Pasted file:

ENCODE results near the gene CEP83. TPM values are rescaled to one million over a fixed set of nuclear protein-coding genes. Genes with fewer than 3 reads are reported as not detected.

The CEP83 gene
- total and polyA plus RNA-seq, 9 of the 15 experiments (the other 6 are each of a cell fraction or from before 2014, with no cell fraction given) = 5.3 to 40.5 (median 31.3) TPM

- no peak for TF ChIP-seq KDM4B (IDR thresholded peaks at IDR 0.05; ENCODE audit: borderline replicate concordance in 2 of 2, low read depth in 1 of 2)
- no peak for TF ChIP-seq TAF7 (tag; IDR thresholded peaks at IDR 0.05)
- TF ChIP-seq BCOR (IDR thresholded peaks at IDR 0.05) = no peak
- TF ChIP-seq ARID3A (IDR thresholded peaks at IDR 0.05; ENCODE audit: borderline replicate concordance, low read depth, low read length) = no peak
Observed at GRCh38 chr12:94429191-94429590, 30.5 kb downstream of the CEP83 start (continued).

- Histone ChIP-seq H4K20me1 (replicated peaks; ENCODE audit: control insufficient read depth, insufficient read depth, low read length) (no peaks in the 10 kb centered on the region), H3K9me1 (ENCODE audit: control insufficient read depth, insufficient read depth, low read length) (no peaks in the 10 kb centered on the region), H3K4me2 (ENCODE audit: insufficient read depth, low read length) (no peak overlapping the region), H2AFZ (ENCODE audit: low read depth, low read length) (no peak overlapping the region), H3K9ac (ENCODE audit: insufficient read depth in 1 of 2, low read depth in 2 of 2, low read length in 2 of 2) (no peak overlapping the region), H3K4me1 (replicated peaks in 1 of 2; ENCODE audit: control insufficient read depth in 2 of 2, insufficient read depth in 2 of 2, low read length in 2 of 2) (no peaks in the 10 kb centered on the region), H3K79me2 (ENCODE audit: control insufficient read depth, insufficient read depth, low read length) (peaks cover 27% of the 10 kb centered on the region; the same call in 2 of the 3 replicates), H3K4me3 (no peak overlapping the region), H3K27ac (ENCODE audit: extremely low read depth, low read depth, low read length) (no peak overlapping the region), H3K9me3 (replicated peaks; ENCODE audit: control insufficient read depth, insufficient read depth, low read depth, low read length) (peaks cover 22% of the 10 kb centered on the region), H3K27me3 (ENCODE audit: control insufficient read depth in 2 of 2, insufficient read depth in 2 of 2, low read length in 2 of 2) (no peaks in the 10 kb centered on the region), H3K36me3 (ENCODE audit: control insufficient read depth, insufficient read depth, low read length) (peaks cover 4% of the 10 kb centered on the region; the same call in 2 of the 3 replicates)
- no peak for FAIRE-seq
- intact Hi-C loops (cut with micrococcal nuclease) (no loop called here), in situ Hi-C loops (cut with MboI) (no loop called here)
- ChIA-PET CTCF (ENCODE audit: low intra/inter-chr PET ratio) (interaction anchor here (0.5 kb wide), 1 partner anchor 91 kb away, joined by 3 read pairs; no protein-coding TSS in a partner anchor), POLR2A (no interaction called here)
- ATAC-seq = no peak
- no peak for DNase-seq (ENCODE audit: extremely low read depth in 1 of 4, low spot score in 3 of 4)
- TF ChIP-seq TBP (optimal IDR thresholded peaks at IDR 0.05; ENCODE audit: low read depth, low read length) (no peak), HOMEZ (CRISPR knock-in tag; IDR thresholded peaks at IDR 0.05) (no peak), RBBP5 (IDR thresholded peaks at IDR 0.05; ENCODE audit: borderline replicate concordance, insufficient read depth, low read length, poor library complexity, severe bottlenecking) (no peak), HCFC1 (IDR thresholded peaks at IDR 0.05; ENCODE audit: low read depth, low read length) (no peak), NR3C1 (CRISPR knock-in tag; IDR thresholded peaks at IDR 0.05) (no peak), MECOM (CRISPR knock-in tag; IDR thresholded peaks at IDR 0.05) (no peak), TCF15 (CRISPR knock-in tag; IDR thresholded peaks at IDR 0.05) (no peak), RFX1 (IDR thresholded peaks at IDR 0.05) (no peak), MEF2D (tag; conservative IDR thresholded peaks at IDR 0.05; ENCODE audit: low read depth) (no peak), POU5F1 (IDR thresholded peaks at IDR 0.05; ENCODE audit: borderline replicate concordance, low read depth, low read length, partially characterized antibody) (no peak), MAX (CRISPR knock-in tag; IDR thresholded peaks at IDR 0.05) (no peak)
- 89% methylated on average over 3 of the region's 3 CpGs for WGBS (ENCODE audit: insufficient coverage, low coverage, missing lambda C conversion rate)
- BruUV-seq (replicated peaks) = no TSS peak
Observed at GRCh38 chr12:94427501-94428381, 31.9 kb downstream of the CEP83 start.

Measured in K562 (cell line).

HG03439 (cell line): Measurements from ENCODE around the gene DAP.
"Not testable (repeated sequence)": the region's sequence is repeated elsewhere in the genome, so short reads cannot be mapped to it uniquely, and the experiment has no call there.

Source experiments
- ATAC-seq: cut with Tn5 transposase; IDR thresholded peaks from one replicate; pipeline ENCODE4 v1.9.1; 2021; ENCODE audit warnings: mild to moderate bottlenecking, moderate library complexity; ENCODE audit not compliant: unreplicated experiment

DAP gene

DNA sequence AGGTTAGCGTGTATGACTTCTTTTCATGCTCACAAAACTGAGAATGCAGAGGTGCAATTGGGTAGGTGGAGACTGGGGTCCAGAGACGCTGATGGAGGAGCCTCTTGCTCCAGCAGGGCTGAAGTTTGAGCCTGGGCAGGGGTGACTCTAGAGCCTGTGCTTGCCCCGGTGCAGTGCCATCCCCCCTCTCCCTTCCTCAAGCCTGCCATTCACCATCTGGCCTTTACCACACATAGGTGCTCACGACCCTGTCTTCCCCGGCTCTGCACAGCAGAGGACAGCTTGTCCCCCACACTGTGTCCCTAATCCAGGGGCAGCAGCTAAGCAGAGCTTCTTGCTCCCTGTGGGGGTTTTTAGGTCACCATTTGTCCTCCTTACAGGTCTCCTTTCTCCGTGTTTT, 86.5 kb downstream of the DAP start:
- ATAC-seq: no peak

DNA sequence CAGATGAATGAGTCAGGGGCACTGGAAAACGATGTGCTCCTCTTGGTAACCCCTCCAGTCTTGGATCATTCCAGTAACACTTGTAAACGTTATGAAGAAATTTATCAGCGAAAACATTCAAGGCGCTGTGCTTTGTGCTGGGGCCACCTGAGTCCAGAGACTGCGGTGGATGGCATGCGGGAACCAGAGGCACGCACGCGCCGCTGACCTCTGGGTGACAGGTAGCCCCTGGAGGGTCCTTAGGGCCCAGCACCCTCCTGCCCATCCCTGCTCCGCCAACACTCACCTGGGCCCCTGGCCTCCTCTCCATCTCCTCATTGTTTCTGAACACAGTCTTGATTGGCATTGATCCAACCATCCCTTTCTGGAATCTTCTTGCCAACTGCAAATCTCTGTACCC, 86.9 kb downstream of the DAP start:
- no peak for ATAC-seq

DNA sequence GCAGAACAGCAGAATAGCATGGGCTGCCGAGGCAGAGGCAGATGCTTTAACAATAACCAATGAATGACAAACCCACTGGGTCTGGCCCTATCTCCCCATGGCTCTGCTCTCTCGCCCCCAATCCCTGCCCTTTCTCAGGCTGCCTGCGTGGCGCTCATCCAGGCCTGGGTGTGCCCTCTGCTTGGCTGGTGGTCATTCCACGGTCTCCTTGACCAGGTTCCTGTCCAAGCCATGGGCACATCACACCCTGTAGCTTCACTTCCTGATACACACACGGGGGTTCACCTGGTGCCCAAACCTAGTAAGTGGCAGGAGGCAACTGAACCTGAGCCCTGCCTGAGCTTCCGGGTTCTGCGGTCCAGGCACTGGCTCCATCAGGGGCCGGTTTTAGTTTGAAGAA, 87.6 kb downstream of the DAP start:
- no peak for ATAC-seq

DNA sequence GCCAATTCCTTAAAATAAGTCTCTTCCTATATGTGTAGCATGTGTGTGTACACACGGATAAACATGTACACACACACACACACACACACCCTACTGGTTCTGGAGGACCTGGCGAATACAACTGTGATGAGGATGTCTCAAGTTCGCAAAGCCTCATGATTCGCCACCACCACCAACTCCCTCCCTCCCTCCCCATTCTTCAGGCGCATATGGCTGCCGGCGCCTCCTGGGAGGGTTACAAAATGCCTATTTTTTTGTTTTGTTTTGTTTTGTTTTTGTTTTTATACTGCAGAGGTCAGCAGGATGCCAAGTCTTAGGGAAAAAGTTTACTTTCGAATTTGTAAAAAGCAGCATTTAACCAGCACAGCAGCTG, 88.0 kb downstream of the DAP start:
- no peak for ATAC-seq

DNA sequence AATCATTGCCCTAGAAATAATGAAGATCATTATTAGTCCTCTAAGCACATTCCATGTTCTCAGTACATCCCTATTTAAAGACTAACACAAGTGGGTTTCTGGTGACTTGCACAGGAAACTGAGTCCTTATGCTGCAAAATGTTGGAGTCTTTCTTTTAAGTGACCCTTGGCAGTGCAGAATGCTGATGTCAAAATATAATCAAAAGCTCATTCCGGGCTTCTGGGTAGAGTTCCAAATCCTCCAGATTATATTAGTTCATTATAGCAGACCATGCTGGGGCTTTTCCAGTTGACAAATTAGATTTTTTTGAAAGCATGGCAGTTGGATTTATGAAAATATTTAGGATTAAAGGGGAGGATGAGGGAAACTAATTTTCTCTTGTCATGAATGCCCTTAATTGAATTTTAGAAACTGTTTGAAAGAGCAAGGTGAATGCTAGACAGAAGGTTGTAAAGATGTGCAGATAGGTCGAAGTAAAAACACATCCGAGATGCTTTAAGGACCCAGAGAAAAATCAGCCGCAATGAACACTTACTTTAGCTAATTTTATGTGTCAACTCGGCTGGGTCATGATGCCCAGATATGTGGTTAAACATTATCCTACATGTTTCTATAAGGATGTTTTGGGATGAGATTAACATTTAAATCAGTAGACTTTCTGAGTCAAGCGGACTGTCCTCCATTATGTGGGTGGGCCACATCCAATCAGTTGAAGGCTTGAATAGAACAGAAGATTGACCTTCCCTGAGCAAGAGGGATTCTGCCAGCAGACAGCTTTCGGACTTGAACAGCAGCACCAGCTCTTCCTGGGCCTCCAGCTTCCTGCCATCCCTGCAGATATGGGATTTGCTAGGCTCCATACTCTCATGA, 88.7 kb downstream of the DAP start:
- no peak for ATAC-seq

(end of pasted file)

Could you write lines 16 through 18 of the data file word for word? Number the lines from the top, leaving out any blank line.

- 89% methylated on average over 3 of the region's 3 CpGs for WGBS (ENCODE audit: insufficient coverage, low coverage, missing lambda C conversion rate)
- BruUV-seq (replicated peaks) = no TSS peak
Observed at GRCh38 chr12:94427501-94428381, 31.9 kb downstream of the CEP83 start.